Market Report: Prudential catches a cold from its US exposure

The blue-chip index may have reached its highest point since June 2008 yesterday, but Prudential was left behind as analysts urged caution over its exposure to the US.

Downgrading its advice on the insurer to "reduce", Nomura said that although "conventional wisdom sees Prudential's main attraction as its Asian growth potential... we think the market is underestimating the recent growth in its US exposure".

That should worry investors, said the broker, which predicted Prudential will go "ex-growth" in the States this year thanks to increased competition "and the possibility that aggressive accounting has overstated profitability".

Nomura's analysts also said that its Asian unit "looks to be fully valued", and added that it preferred the insurer AIA for exposure to the region, which Prudential attempted to buy last year.

It was not all bad – the broker upped its estimates for the group's 2010 earnings – but Prudential still hit a low of 680p during trading before a slight rally meant it finished 1.5p weaker at 688.5p.

Overall the market was in a positive mood as the FTSE 100 surged up 70.73 points to 6,056.43 after three sessions of falling, with the banks helped by hopes that an agreement on a new eurozone rescue plan is getting close.

A number of blue-chip companies released figures yesterday, with Burberry the star of the show. The upmarket clothing retailer took pole position after rising 56p to 1,115p, following its third-quarter update in which it revealed forecast-beating revenue.

Investec's analysts were among the company's fans, saying that they "continue to believe the shares deserve a premium as they offer one of the few convincing global growth stories within our universe".

SABMiller jumped up 37p to 2,209p thanks to its interim management statement, as the brewer said it reported a 3 per cent increase in beer volumes in the third-quarter. There was a less positive reaction to Experian's latest figures, however, yet it was still 3.5p stronger at 779p as it announced a return to "positive growth across all regions and principal activities".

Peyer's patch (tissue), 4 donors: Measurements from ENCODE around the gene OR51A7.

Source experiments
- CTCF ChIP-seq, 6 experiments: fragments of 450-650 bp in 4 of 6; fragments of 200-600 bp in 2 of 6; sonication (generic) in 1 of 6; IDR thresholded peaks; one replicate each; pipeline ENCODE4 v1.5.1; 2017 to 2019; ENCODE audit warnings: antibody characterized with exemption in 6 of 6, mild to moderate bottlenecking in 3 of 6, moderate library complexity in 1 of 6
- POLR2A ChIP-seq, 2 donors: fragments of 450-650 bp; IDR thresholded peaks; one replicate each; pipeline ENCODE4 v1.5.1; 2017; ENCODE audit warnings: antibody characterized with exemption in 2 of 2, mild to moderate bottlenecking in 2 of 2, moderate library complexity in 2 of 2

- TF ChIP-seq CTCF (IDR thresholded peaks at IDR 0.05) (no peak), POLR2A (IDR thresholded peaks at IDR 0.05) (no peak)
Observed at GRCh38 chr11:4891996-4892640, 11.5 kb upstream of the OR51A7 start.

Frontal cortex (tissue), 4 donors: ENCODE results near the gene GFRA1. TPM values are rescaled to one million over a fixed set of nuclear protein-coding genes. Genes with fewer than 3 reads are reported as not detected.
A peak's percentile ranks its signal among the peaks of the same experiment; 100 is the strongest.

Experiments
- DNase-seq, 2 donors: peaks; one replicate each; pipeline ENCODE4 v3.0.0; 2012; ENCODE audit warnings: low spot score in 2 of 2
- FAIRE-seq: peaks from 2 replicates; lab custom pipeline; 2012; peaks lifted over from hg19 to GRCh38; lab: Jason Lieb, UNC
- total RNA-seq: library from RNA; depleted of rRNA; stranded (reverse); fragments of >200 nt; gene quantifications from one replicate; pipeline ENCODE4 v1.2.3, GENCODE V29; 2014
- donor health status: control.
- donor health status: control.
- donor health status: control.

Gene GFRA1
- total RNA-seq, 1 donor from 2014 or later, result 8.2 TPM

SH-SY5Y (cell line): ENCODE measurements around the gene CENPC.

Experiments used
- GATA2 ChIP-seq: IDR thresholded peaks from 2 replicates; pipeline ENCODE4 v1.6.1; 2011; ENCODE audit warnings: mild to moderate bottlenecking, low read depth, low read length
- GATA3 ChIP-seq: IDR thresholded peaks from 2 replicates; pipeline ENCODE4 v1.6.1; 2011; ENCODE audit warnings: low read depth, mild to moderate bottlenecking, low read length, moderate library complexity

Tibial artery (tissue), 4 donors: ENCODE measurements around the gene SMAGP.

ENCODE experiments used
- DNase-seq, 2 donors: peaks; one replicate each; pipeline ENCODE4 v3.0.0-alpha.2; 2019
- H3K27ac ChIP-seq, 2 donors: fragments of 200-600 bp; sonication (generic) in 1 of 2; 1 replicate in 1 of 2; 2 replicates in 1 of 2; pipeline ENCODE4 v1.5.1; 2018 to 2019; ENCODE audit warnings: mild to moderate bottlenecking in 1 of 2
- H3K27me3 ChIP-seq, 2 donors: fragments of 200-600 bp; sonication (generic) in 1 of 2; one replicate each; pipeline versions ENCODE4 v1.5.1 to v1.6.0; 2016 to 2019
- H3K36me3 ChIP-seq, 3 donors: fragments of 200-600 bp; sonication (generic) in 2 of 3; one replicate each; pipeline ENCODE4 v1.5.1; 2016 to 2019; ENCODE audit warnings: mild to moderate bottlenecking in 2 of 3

With the miners benefiting from strong metal prices, both Rio Tinto and African Barrick Gold (ABG) revealed latest production numbers. Rio climbed up 65.5p to 4,450p after its iron-ore output rose to a record level, but ABG shed 4p to 560p thanks to a failure to reach its 2010 production target.

Arm Holdings was bumped up 22p to 536.5p, meaning it has now gained more than 25 per cent already this year. Frequently the subject of takeover speculation, it announced a new deal with IBM late on Monday, while Goldman Sachs yesterday gave it a "buy" rating and a target price of 700p.

There was a modest shift up for Pearson of 5p to 1,006p following the news that it is upping its stake in the online education company TutorVista. The $127m (£80m) deal means that the publisher – which releases a trading update today – is now in control of the Indian group, increasing its exposure to the country's market.

The clear winner on the FTSE 250 was Taylor Wimpey as it leaped forwards 2.95p to 38.1p. The housebuilder said in a trading statement that its profit for 2010 would be ahead of expectations thanks to an improvement in the North American markets.

The group also confirmed it has received interest in its US unit Taylor Morrison, and although it said there was no guarantee of a sale, it reiterated its goal of refocusing "the business of the group on the UK market in the medium term".

A profit warning in IG's interim results left it with the mid-tier index's wooden spoon and a drop of 37.5p to 481p, with the spreadbetter blaming low trading activity last month for its caution over meeting expectations.

De La Rue climbed 41p to 829p as it continued to benefit from speculation this week that a new bid for the banknote printer could be just around the corner. The French group Oberthur Technologies has been given a deadline of 7 February to improve its 905p-a-share indicative offer, which was made and rejected in December.

One takeover definitely not happening is Ashtead's joint move for Lavendon, made with the Belgian group TVH Services. The small-cap company last week rejected a 115p-a-share approach from the duo, and Ashtead yesterday announced it was pulling out. As a result it gained 11.1p to 170.3p, while investors left Lavendon 12p weaker at 97.25p.

Down among the small-cap companies, there was vague speculation from market gossips that Southern Cross is about to receive an approach from a US group worth 45p-a-share, and the care home company stormed up 3.75p to 24p.

On the Alternative Investment Market, trading in Regal Petroleum's shares was suspended after it revealed it had received a new approach. The oil group's shareholders are currently considering a £77m offer from Energees Investments, but Regal announced that a joint proposal has been made by Heamoor and Geo-Alliance.

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